The analogue percussion sounds like typical home organ drums. There is a fill-in button (labelled "intro break") and instead of the rhythm also a "metronome" can be played, which consists of a knocking base with a tom drum on the 1st step. Unfortunately unlike with Antonelli 2381 the metronome here can not be combined with the automatic accompaniments of the rhythms (instead it switches into manual chord mode) and it also doesn't react on rhythm "start stop" and fill-in buttons. Interesting is that when "key start" and not "start stop" is pressed, the rhythm plays only so long any key in the accompaniment section is held down. It stops by releasing these keys and always restarts the pattern by pressing an accompaniment key. This way some weird breakbeat stuff can be played by trilling on the keys. With the tempo knob the rhythm tempo can be set very low but not extremely high. A bit strange is that the metronome sometimes starts itself when the instrument is not played for some minutes; I am not sure if this is a defect or if it was intended as a battery saving alarm. (Like most battery alarms it starts also with AC- adapter.)

The accompaniment here has a lot of features, those controls have partly odd names. E.g. when "bass" is pressed, the lowest note played in the left section of the keyboard is layered with a monophonic bass and this works not only with accompaniment or chord mode, but also with the normal melody voice. The bass is a soft and warm organ bass with sustain that sounds quite analogue. When "split & chords" is pressed, the left keyboard section plays a different sound that depends on the selected rhythm (also with rhythm off). These sounds correspond to the 10 main voice preset sounds except that they contain no vibrato (likely because vibrato is implemented by modulating the clock oscillator); even the sound number corresponds to the rhythm number (i.e. to select the 3rd sound "guitar", select the 3rd rhythm "country"). The key split also serves the purpose of a "fingered chord" mode; the only main difference is that you can use the full polyphony here. When "memory" is pressed, the current chord or key combination in the left section is held after releasing the keys until any new key is pressed. To change the key split point, press simultaneously "kbd select" and "transp." together with the intended key. (But the split point seems to be still only placeable within the 2nd keyboard octave).  To enable the single finger chord, as well "O.F.C." as "split & chords" have to be pressed (both LEDs lit). To enable the automatic accompaniment, the button "modul." has to be pressed and a rhythm started. When "modul." is not pressed, the rhythm is simply combined with the normal manual chord (key split or single finger chord), thus this instrument does not urge you to use the automatic accompaniment but you can still play normal organ chord in the left keyboard section together with a rhythm. (Although this technically simple feature should be a matter of course and was available in most early home organs, it exists only in very few modern home keyboards.) You can even combine the arpeggio with manual chord play. The arpeggio plays a sort of banjo timbre while the chord timbre of the accompaniments depend on the rhythm they belong to. (The bass timbre of accompaniments stays always the same.) But in comparison to the cute and cheesy sounding Antonelli 2381, the 2495 sounds braver and more establishment- like, not least because the arpeggios of the 2495 are more generic. Each accompaniment is formed by a characteristic monophonic bass line and a rather generic arpeggio (both can be switched off), but it does not recognize chords in any way nor does it strum or otherwise melodically re-arrange the held notes from the accompaniment section into a complex pattern, but simply chops these notes rhythmically by the selected rhythm. This makes the accompaniments quite boring (the Antonelli 2381 had more complex arpeggios and 2 variations per rhythm), but great is that you can play here instead of chords any weird disharmonic note clusters those get also gated by the accompaniment into a wildly grunting sound.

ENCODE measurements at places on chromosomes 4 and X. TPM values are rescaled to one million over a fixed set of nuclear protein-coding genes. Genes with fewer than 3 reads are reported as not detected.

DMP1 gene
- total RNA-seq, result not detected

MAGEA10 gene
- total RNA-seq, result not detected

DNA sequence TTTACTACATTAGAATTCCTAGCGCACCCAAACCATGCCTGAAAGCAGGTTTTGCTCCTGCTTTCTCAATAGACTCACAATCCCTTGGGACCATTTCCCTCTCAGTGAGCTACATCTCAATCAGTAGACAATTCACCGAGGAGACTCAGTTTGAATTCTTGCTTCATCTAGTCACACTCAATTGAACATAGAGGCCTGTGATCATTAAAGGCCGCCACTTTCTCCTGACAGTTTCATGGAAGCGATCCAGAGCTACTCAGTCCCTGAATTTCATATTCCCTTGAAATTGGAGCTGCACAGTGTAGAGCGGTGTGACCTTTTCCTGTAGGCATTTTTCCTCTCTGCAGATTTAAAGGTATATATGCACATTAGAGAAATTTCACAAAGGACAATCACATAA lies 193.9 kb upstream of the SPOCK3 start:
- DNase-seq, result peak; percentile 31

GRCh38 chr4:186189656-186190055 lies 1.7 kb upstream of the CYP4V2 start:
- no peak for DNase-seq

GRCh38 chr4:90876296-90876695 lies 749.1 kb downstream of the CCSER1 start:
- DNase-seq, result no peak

There is also a "sequencer rec. play" button and a "sequencer write" function on the keyboard, but I haven't figured out yet what it does. In the catalogue stands that it can store 12 OFC (i.e. single finger) chords for the accompaniment, thus it is likely a chord sequencer. Instead of 2 MIDI jacks there is only a single 5 pin DIN jack labelled "serial in-out" and on the keyboard is a function "serial rate" that can be switched between "MIDI" and "RS232". Likely it could be connected through special cables either with a PC serial port or MIDI devices, but I haven't tried this yet. (Does anybody know more about this?) The predecessor Antonelli 2381 had only a walkman type jack for a PC serial port.

The demo repeats "When the Saints Go Marching In" in a loop with pipe organ timbre, standard accompaniment and arpeggio, but in comparison with the analogue predecessor Antonelli 2381 the jazzy intermezzo is gone and it not even cycles through different preset sounds, which makes the tune quite boring.

A larger stereo variant of the Antonelli 2495 (direct predecessor?) was the Antonelli 2614. A more archaic keyboard with nice arpeggios was the analogue Antonelli 2381.

Wanted: I am searching for the historical PC connection software (DOS drivers?) that came with or was sold for the Antonelli 2495 keyboard. Does anybody has this software (original or copy) or the special cable or at least some info about these?

 removal of these screws voids warranty...